Stories from the weave studio: November

Material matters

November brings rain and winds that send the leaves cascading to the ground. Yellow predominates in the woods, vivid against the dark wet umber of the tree trunks. Dusk comes early. The crows gather in noisy crowds, carried on the wind as they make their way to roost, and murmurations of starlings flicker and flow in the twilight.

It’s a time for being out in the weather, experiencing it, embracing it, and feeling the exhilaration of surviving what Mother Nature has to throw at you. And it’s a time to wrap up warm and enjoy wearing wool.

The virtues of wool

The first week of October saw the 10th annual wool week in the UK. Organised by the Campaign for wool, this is a global endeavour to raise awareness amongst consumers about the unique benefits offered by the fibre.

This amazing natural material is recyclable, biodegradable, compostable and naturally renewable; wool is the most adaptable and sustainable material, and is beautiful to work with, being elastic and forgiving when on the loom. The choice of colours and wonderful textures is huge, and it lends itself equally well for use in clothing and home furnishings. In this range of cushions, as well as lambswool, I also use Alpaca wool and mohair yarns.

Something that’s very important to me is the origin of my materials, their sustainability and integrity of source. I use mainly natural materials, wool, silk, linen and cotton, but also include so-called ‘mill-end’ yarns that are surplus to the textile industry when I’m weaving more experimental pieces. All my scarves are woven using high quality merino lambswool from Z. Hinchliffe and sons, spun in Yorkshire and responsibly sourced. They are wonderfully soft and warm, and will last a lifetime.

Exploring linen: a commission

Commission work is becoming increasingly important as part of my day-to-day work. It’s a real pleasure to connect with the client, and talk with them to discover exactly what it is they are after. The correspondence continues throughout the sampling and weaving process. Some people come to me knowing exactly what they want; others are happy to be guided in the direction of colour and material. Both ways of working are deeply satisfying, and always a learning process for me.

I recently completed a commission working in linen, wool and silk. The linen warp was quite challenging to work with but, combined with a lambswool/silk weft, resulted in a scarf with the most luxurious drape and sheen; something I’ll definitely be exploring further.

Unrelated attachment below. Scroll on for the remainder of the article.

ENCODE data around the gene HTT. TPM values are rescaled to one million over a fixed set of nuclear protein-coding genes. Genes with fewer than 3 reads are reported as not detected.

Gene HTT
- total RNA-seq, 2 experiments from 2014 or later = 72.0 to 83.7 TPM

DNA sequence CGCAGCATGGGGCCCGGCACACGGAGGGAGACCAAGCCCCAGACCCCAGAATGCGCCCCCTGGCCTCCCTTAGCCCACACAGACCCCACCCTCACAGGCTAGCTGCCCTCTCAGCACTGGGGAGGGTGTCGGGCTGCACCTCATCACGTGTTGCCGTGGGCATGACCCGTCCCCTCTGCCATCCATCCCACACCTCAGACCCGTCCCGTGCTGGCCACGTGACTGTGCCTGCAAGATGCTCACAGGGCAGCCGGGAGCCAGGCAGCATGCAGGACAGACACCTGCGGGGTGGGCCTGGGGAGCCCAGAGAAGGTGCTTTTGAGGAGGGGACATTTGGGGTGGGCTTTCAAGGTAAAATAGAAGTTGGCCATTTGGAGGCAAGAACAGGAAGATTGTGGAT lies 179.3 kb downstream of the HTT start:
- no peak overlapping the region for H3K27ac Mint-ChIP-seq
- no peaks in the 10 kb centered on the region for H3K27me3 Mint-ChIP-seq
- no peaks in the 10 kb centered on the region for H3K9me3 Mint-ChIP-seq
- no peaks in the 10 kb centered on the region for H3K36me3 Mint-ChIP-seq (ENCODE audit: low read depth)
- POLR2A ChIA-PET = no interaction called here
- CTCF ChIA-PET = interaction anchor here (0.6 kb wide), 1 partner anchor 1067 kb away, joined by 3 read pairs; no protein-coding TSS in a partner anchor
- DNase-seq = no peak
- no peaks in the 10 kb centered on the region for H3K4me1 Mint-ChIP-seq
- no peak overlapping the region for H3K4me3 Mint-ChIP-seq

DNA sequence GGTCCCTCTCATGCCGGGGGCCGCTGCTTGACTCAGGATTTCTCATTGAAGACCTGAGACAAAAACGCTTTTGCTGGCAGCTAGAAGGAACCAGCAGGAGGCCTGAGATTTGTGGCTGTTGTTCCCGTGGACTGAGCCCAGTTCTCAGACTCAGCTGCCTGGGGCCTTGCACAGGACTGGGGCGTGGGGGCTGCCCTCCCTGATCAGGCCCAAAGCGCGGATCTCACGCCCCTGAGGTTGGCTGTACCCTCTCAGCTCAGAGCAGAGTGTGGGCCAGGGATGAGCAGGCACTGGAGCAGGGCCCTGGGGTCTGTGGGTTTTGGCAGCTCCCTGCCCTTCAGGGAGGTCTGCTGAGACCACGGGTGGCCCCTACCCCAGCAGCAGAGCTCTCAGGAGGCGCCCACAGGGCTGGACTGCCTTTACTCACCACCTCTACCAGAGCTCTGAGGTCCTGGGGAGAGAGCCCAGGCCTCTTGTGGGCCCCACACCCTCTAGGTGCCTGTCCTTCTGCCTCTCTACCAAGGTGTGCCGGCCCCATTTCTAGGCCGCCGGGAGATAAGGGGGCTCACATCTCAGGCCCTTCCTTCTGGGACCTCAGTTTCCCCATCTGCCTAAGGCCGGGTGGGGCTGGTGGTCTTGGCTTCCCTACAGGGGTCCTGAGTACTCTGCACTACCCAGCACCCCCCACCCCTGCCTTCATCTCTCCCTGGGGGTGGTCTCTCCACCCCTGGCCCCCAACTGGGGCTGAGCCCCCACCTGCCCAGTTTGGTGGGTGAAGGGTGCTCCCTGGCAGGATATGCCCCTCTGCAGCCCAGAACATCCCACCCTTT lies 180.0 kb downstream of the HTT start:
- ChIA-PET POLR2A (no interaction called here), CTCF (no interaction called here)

New work

To weave with materials on my loom is, to me, also to create a piece of art. It’s a way to fuse colour, texture and pattern in an endless variety of combinations that can express a feeling or atmosphere. Two new pieces I’ve recently finished, woven in wool, linen, silk, cotton and ecological recycled string, reflect the current autumnal colours and mood.

Crafting Business

Since August, I’ve been taking part in Crafting Business, a programme of speakers and workshops aimed at new and established craftspeople, run by Crafts Council NL. The final session took place in November and, as well as being extremely informative and with a great line up of speakers, it’s been an opportunity to connect with other makers and professional bodies here in The Netherlands. If you’re interested to see more of professional craftspeople in The Netherlands, the Crafts Council NL website has plenty of information (in English and Dutch).

A fascination with trees

For as long as I can remember, I’ve loved trees. These gentle giants are my constant in keeping track of the seasons. To walk amongst trees is to be close to nature. Earlier this year I read the thought provoking book “Underland” by Robert MacFarlane, in which he journeys into what lies beneath, exploring the world under our feet, fusing travel and nature writing. The book gives an insight into the interconnectedness and inter reliance of every living and nonliving entity, man’s effect on our planet, and, sadly, our lack of appreciation for this complexity. Just one example is the recently discovered communication system that trees have via the mycorrhizal fungi that joins individual plants by an underground hyphal network; trees talking to each other.